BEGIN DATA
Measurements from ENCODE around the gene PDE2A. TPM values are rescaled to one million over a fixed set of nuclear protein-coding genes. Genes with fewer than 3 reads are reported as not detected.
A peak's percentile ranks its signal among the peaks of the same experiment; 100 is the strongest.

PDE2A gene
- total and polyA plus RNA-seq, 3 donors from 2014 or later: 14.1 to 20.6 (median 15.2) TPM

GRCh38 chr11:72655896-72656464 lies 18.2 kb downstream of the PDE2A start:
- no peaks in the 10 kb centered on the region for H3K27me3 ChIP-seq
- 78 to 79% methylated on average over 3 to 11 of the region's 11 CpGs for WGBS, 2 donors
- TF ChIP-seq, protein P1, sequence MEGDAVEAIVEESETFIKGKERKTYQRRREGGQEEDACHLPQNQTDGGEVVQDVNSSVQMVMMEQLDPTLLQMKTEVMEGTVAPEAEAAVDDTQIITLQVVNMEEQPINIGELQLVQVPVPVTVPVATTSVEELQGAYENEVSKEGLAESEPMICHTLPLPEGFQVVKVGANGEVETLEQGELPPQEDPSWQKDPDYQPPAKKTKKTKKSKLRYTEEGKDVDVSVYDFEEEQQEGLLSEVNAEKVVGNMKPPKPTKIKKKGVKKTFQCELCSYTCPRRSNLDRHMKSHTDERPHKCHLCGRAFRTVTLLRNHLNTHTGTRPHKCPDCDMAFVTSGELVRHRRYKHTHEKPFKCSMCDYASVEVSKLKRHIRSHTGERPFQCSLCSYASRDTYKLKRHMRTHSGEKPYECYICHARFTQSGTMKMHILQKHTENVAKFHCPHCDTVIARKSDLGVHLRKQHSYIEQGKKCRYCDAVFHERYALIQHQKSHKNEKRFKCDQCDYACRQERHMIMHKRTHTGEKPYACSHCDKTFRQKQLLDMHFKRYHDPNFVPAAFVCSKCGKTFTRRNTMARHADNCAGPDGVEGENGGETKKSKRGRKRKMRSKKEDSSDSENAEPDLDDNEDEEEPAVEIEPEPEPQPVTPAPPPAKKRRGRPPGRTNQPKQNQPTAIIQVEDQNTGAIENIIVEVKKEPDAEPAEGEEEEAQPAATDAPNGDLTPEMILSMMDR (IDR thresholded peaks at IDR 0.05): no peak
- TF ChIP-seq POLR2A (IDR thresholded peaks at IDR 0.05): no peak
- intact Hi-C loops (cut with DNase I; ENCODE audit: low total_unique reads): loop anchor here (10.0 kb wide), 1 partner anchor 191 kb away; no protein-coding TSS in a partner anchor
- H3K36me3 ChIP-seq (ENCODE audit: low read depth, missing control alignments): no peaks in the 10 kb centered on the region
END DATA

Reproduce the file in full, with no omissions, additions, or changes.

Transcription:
Measurements from ENCODE around the gene PDE2A. TPM values are rescaled to one million over a fixed set of nuclear protein-coding genes. Genes with fewer than 3 reads are reported as not detected.
A peak's percentile ranks its signal among the peaks of the same experiment; 100 is the strongest.

PDE2A gene
- total and polyA plus RNA-seq, 3 donors from 2014 or later: 14.1 to 20.6 (median 15.2) TPM

GRCh38 chr11:72655896-72656464 lies 18.2 kb downstream of the PDE2A start:
- no peaks in the 10 kb centered on the region for H3K27me3 ChIP-seq
- 78 to 79% methylated on average over 3 to 11 of the region's 11 CpGs for WGBS, 2 donors
- TF ChIP-seq, protein P1, sequence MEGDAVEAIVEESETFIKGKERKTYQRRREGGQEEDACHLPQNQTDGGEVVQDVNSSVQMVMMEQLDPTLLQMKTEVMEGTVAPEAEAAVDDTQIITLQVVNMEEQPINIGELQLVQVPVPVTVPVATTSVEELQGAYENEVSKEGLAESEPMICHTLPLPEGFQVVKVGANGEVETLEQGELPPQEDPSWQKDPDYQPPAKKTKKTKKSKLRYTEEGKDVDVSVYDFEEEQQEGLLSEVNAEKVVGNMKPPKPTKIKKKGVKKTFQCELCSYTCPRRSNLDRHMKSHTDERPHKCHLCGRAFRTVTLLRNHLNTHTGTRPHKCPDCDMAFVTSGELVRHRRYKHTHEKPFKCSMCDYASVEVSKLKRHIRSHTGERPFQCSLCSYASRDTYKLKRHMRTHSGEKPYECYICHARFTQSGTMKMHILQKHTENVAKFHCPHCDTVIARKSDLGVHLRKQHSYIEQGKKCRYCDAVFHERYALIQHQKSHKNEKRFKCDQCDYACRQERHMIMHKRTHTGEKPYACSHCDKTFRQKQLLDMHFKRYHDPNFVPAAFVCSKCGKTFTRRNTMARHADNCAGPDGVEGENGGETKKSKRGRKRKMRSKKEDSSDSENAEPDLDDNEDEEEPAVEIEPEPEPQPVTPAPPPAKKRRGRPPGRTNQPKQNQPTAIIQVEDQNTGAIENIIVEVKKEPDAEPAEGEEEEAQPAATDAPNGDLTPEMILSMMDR (IDR thresholded peaks at IDR 0.05): no peak
- TF ChIP-seq POLR2A (IDR thresholded peaks at IDR 0.05): no peak
- intact Hi-C loops (cut with DNase I; ENCODE audit: low total_unique reads): loop anchor here (10.0 kb wide), 1 partner anchor 191 kb away; no protein-coding TSS in a partner anchor
- H3K36me3 ChIP-seq (ENCODE audit: low read depth, missing control alignments): no peaks in the 10 kb centered on the region